THE number of nursing degree places throughout the country is to be reduced by more than 300 next year, according to internal correspondence seen by the Irish Examiner.
The cuts will see the number of places in pre-registration nursing degree programmes reduced to 1,570 next year, a 16% drop nationwide.
In total, 310 places will be cut from October 2009, with the university and institute of technology sectors losing 15% and 22% respectively.
According to the correspondence, nursery and midwifery departments in NUI Galway and the University of Limerick look set to be hit hardest and will lose a staggering 28% and 29% of their nursing intake from October 2009.
NUI Galway will lose 40 places while Sligo will lose 20 places.
Trinity College is to lose a total of 19 places, 10 of which are in the area of intellectual disability nursing.
This amounts to 7.5% of the university’s total nursing intake.
Elsewhere, University College Cork will lose 50 places, University College Dublin 16 places, Dublin City University 25 places and the Centre of Nursing and Midwifery Education Sligo 20 places.
A funding initiative, allowing nurses and midwives trained under the apprenticeship and diploma models and undertaking the Access and BNS/BMS part-time degree, to have their course fees paid, is also to be discontinued by the HSE for all entrants from January 1, 2009.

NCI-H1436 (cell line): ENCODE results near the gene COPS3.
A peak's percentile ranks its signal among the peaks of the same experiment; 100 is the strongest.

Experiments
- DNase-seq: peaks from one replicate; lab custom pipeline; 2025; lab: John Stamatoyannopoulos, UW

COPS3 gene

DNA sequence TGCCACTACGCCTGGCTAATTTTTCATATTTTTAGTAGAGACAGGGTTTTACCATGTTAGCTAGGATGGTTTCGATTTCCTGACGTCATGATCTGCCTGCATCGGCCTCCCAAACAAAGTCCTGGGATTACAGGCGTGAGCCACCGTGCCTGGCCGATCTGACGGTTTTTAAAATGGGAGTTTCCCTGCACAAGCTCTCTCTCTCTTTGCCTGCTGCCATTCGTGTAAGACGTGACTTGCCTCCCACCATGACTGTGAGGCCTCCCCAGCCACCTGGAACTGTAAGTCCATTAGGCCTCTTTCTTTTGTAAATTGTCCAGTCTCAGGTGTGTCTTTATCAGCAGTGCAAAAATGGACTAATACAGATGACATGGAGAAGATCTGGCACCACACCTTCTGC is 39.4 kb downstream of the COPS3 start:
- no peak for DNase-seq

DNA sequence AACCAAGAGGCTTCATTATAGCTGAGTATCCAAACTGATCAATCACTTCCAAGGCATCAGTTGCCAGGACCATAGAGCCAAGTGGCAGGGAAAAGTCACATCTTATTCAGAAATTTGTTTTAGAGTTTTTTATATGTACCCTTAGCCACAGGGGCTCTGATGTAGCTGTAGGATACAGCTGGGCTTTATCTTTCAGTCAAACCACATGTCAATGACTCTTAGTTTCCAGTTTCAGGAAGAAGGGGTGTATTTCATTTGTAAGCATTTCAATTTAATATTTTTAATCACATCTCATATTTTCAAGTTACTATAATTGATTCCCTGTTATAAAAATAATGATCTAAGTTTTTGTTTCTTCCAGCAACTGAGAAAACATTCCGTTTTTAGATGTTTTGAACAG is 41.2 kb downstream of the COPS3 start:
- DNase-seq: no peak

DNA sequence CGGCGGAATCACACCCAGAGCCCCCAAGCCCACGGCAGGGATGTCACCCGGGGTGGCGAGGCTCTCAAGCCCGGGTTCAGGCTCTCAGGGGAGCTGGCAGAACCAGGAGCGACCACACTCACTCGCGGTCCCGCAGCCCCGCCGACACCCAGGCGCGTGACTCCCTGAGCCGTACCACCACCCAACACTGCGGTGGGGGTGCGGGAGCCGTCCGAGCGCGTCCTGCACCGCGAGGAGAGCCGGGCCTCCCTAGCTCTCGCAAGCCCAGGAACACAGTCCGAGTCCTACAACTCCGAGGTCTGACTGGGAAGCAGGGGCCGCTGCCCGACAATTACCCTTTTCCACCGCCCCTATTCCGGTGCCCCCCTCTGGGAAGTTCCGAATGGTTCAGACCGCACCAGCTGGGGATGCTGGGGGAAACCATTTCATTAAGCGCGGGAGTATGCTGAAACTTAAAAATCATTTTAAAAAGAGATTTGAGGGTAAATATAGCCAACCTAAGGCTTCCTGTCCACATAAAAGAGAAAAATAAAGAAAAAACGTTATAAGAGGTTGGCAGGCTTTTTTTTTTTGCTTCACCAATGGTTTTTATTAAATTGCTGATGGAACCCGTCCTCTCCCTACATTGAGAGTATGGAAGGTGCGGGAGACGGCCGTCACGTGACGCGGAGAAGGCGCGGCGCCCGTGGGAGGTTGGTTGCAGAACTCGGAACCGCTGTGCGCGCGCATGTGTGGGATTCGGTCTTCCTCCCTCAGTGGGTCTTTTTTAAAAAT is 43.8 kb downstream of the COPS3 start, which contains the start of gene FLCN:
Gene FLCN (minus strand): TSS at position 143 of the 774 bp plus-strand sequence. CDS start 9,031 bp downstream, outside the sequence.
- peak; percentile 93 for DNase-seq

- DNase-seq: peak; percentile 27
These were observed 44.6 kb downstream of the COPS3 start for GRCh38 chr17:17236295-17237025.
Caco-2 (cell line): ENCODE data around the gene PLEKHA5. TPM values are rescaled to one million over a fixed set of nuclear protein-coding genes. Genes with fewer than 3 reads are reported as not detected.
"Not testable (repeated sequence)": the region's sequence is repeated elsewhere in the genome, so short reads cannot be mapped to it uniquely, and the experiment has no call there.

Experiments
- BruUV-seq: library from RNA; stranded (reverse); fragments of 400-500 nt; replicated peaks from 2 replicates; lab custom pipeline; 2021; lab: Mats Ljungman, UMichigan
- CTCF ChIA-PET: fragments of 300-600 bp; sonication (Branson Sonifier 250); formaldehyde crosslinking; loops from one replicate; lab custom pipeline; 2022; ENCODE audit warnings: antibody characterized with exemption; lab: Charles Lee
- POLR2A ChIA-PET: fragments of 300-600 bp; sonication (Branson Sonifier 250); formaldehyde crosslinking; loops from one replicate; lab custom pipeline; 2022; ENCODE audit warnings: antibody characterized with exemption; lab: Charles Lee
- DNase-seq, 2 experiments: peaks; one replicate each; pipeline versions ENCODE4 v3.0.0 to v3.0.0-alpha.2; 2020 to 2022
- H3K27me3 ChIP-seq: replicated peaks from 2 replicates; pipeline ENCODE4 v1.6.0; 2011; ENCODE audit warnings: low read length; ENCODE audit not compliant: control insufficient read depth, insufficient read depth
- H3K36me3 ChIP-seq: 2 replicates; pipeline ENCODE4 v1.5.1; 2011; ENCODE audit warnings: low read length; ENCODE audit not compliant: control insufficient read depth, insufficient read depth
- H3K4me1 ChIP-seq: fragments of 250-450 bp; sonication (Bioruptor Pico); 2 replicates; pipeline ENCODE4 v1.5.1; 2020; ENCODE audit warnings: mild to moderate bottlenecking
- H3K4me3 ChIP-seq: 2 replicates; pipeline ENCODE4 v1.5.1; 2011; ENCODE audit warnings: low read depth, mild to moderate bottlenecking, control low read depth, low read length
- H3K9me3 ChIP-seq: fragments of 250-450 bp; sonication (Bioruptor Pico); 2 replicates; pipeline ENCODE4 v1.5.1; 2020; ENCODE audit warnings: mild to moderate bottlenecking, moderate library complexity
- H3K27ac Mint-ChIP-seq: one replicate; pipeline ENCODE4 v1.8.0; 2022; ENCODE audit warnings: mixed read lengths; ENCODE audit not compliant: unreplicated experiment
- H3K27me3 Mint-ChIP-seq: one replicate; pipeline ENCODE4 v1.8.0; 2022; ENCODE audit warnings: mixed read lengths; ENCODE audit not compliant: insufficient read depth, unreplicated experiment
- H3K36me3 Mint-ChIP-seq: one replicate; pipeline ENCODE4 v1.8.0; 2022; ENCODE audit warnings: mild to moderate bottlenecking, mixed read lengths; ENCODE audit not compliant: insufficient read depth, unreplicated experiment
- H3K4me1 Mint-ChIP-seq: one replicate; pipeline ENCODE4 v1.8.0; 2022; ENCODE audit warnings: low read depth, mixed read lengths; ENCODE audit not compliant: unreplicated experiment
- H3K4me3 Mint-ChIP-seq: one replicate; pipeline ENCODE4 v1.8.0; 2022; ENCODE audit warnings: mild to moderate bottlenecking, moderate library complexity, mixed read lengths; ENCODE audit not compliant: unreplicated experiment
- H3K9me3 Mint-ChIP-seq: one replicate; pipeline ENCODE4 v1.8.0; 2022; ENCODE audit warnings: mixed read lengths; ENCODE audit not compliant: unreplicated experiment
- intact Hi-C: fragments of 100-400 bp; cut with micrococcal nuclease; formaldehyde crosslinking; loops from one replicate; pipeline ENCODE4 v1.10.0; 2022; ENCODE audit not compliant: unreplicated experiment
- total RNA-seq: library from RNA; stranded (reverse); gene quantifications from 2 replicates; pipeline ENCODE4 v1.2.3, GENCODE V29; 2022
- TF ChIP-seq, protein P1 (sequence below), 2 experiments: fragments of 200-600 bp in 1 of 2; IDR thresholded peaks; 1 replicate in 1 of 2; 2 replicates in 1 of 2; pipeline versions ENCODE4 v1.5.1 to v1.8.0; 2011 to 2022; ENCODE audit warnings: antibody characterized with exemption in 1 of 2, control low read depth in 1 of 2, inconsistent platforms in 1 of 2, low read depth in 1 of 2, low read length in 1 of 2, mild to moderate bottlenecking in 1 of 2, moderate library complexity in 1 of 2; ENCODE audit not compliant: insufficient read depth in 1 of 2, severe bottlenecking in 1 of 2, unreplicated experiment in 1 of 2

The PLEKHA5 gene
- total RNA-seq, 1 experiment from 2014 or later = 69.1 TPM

A spokesperson for the HSE confirmed the figures were accurate.
General secretary of the Irish Nurses Organisation Liam Doran said the cuts would make the health service even more reliant on overseas nurses.
“We are heavily reliant on overseas nurses as it is and we need to be self-sufficient. These reductions are shortsighted and while they might save pennies in the short term they will cost pounds in the long term,” he said.
Labour’s spokeswoman on health Jan O’Sullivan said the cuts would set the country back decades.
“We had massive health cuts in the 1980s and the country took an awful long time to recover from them. This issue needs to be immediately re-examined,” she said.
Meanwhile, Minister for Finance Brian Lenihan said six Irish financial institutions had signed up for the Government’s two-year bank guarantee.
They are Allied Irish Bank, Bank of Ireland, Anglo Irish Bank, Irish Life & Permanent, Irish Nationwide and the EBS.
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